Yass is a town in the Southern Tablelands of New South Wales, Australia in Yass Valley Shire. The name appears to
have been derived from an Aboriginal word, "Yarrh" (or "Yharr"), said to mean 'running water'. Yass is located about 280
km southwest of Sydney, on the Hume Highway. The Yass River, which is a tributary of the Murrumbidgee River, flows
past the town. Yass is 56 km from Canberra.
Yass has an impressive and historic main street, with well-preserved 19th century verandah post pubs (mostly converted
to other uses). It is popular with tourists, some from Canberra and others taking a break from the Hume Highway. The
Pride of Erin Festival and Yass Show are held in March and the Yass Arts-and-Crafts Festival in November. Rupert
Murdoch owns "Cavan", a large property just south of Yass.
The Yass area was first seen by Europeans in 1821, (an expedition led by Hamilton Hume) and by 1830 settlement had
begun. It was founded where the nascent Sydney to Melbourne road crossed water in the form of the Yass River. Yass
was incorporated as a District Council in 1843, and boasted a population of 274 by 1848.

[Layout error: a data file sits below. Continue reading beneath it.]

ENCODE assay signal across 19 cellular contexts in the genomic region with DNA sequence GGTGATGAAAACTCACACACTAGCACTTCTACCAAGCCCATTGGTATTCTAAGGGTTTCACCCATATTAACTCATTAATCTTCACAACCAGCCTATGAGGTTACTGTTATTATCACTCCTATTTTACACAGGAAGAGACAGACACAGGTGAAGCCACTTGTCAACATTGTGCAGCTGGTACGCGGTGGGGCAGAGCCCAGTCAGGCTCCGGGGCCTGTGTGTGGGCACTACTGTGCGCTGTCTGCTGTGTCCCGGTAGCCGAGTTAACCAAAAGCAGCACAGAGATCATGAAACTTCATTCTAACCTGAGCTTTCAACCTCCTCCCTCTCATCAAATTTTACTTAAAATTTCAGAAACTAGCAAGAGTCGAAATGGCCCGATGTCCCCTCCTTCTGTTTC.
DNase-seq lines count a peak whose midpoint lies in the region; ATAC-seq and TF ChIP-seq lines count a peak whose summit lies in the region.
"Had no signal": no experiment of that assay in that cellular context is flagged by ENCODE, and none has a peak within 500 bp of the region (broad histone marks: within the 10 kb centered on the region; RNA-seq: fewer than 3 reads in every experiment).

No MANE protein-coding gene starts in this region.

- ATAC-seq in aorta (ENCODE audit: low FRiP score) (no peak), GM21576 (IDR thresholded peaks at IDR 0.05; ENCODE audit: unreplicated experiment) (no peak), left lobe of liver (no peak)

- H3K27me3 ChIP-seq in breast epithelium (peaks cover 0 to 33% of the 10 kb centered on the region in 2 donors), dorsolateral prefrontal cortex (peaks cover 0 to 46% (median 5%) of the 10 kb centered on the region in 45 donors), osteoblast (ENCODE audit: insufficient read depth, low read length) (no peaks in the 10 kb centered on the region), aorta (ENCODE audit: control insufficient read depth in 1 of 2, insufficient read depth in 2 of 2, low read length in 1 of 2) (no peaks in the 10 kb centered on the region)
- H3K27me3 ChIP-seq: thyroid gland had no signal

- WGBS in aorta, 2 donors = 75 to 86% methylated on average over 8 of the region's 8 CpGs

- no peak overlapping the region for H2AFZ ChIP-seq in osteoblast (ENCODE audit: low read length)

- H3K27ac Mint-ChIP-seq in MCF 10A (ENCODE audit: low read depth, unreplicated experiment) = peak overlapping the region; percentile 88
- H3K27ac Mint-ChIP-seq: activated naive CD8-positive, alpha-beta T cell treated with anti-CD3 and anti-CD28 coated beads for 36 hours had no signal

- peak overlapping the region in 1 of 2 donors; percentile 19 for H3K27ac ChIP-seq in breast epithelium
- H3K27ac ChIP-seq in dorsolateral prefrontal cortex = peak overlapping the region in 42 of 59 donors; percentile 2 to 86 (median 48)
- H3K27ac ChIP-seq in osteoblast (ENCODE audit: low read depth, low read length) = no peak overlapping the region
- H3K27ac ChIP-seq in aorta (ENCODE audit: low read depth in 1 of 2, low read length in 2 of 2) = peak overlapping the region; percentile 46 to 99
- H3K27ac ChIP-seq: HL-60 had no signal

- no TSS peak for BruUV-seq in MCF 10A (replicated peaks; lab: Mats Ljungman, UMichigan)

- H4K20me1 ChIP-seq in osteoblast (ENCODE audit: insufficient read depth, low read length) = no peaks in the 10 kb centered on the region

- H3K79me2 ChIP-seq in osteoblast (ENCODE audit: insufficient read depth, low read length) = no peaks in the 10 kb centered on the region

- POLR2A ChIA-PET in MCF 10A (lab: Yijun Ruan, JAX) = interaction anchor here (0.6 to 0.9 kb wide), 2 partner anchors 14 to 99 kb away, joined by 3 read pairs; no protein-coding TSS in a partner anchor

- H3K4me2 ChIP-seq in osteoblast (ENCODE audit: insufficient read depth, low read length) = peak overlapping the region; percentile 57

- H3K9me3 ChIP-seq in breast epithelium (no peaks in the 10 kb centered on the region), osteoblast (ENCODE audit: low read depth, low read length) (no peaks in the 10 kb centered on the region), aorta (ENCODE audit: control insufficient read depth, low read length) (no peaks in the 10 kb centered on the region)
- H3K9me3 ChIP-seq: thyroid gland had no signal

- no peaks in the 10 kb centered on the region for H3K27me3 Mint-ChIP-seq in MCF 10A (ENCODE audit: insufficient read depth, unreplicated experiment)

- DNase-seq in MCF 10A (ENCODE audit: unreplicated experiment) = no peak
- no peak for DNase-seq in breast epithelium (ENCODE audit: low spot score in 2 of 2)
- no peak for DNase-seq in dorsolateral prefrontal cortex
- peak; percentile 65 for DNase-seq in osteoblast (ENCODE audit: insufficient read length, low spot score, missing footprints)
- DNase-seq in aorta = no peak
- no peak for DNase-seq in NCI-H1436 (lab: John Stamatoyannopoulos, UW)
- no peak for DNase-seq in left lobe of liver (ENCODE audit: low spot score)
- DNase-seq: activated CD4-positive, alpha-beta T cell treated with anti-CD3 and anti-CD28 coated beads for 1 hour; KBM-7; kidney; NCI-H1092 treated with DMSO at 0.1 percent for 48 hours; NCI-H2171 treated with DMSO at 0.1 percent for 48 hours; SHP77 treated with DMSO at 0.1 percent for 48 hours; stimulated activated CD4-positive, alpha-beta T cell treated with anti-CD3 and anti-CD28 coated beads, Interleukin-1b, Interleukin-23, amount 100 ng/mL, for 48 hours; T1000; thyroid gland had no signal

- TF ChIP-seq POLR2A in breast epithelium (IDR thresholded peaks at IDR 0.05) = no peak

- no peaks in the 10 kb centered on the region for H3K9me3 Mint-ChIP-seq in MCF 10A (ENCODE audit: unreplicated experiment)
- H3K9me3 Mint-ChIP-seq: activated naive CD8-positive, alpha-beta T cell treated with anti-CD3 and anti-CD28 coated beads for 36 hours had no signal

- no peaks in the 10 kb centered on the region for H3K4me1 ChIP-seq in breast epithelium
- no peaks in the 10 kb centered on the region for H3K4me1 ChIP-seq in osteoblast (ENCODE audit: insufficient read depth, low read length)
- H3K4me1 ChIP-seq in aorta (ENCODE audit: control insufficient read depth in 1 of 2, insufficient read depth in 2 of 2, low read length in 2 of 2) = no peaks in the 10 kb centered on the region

On 13 March 1873, the Municipal District of Yass was created, and James Cottrell was subsequently elected as the first
Mayor of Yass. One of Australia's best-known poets, A.B. 'Banjo' Paterson arrived in the district in 1871 aged 7, passed
his childhood in the district and later bought a property in the Wee Jasper area so that his children could experience
country life. Poet and priest Patrick Hartigan (pen name: John O'Brien) was born near Yass in 1878 and he studied at the
local convent school as a youth. Sir Walter Merriman established 'Merryville' one of the country's most famous sheep
studs and arguably its leading fine-wool establishment in 1903.
Yass is a prominent area for raising sheep which produce very fine wool due to the soil and climatic conditions of the Yass
area. Yass was one of the sites proposed for the Federal Capital after 1901.